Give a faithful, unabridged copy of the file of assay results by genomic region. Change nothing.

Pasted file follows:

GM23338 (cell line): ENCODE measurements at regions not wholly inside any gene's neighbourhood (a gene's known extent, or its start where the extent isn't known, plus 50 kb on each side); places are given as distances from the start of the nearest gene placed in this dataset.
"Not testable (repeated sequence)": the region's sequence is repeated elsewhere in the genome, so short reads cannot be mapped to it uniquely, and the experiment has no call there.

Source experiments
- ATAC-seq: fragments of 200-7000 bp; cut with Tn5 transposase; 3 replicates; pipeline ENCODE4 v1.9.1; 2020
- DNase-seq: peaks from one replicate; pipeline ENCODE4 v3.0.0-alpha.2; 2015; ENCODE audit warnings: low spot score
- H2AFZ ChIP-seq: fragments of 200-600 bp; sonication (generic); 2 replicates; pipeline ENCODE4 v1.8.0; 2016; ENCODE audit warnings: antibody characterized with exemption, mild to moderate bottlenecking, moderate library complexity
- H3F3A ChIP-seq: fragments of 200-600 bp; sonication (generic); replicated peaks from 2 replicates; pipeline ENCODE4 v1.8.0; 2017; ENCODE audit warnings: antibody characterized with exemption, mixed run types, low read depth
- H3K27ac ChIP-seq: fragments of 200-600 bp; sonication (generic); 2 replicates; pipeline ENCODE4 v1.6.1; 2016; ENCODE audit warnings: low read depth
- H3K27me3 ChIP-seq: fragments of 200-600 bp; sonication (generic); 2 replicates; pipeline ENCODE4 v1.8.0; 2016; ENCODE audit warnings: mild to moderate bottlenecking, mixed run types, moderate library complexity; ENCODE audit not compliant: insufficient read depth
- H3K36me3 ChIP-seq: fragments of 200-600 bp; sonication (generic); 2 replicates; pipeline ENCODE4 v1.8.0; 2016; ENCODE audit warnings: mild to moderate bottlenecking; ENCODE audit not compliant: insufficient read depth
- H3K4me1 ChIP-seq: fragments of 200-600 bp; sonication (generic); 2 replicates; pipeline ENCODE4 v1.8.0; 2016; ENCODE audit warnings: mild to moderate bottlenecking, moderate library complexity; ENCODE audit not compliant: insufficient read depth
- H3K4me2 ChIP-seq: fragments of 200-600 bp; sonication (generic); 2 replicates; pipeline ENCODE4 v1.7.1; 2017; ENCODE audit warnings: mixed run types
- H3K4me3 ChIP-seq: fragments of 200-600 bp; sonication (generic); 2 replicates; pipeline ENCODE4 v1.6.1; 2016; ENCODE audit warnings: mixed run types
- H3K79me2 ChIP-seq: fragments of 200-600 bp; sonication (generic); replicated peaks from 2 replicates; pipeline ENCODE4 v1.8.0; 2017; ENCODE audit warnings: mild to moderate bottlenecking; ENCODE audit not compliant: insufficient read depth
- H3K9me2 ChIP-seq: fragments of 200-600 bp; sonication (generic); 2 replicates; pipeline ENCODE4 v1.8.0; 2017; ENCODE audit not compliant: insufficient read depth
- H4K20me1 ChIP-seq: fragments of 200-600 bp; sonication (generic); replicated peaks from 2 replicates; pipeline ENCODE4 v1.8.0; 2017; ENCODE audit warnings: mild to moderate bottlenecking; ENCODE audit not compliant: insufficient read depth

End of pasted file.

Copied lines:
GM23338 (cell line): ENCODE measurements at regions not wholly inside any gene's neighbourhood (a gene's known extent, or its start where the extent isn't known, plus 50 kb on each side); places are given as distances from the start of the nearest gene placed in this dataset.
"Not testable (repeated sequence)": the region's sequence is repeated elsewhere in the genome, so short reads cannot be mapped to it uniquely, and the experiment has no call there.

Source experiments
- ATAC-seq: fragments of 200-7000 bp; cut with Tn5 transposase; 3 replicates; pipeline ENCODE4 v1.9.1; 2020
- DNase-seq: peaks from one replicate; pipeline ENCODE4 v3.0.0-alpha.2; 2015; ENCODE audit warnings: low spot score
- H2AFZ ChIP-seq: fragments of 200-600 bp; sonication (generic); 2 replicates; pipeline ENCODE4 v1.8.0; 2016; ENCODE audit warnings: antibody characterized with exemption, mild to moderate bottlenecking, moderate library complexity
- H3F3A ChIP-seq: fragments of 200-600 bp; sonication (generic); replicated peaks from 2 replicates; pipeline ENCODE4 v1.8.0; 2017; ENCODE audit warnings: antibody characterized with exemption, mixed run types, low read depth
- H3K27ac ChIP-seq: fragments of 200-600 bp; sonication (generic); 2 replicates; pipeline ENCODE4 v1.6.1; 2016; ENCODE audit warnings: low read depth
- H3K27me3 ChIP-seq: fragments of 200-600 bp; sonication (generic); 2 replicates; pipeline ENCODE4 v1.8.0; 2016; ENCODE audit warnings: mild to moderate bottlenecking, mixed run types, moderate library complexity; ENCODE audit not compliant: insufficient read depth
- H3K36me3 ChIP-seq: fragments of 200-600 bp; sonication (generic); 2 replicates; pipeline ENCODE4 v1.8.0; 2016; ENCODE audit warnings: mild to moderate bottlenecking; ENCODE audit not compliant: insufficient read depth
- H3K4me1 ChIP-seq: fragments of 200-600 bp; sonication (generic); 2 replicates; pipeline ENCODE4 v1.8.0; 2016; ENCODE audit warnings: mild to moderate bottlenecking, moderate library complexity; ENCODE audit not compliant: insufficient read depth
- H3K4me2 ChIP-seq: fragments of 200-600 bp; sonication (generic); 2 replicates; pipeline ENCODE4 v1.7.1; 2017; ENCODE audit warnings: mixed run types
- H3K4me3 ChIP-seq: fragments of 200-600 bp; sonication (generic); 2 replicates; pipeline ENCODE4 v1.6.1; 2016; ENCODE audit warnings: mixed run types
- H3K79me2 ChIP-seq: fragments of 200-600 bp; sonication (generic); replicated peaks from 2 replicates; pipeline ENCODE4 v1.8.0; 2017; ENCODE audit warnings: mild to moderate bottlenecking; ENCODE audit not compliant: insufficient read depth
- H3K9me2 ChIP-seq: fragments of 200-600 bp; sonication (generic); 2 replicates; pipeline ENCODE4 v1.8.0; 2017; ENCODE audit not compliant: insufficient read depth
- H4K20me1 ChIP-seq: fragments of 200-600 bp; sonication (generic); replicated peaks from 2 replicates; pipeline ENCODE4 v1.8.0; 2017; ENCODE audit warnings: mild to moderate bottlenecking; ENCODE audit not compliant: insufficient read depth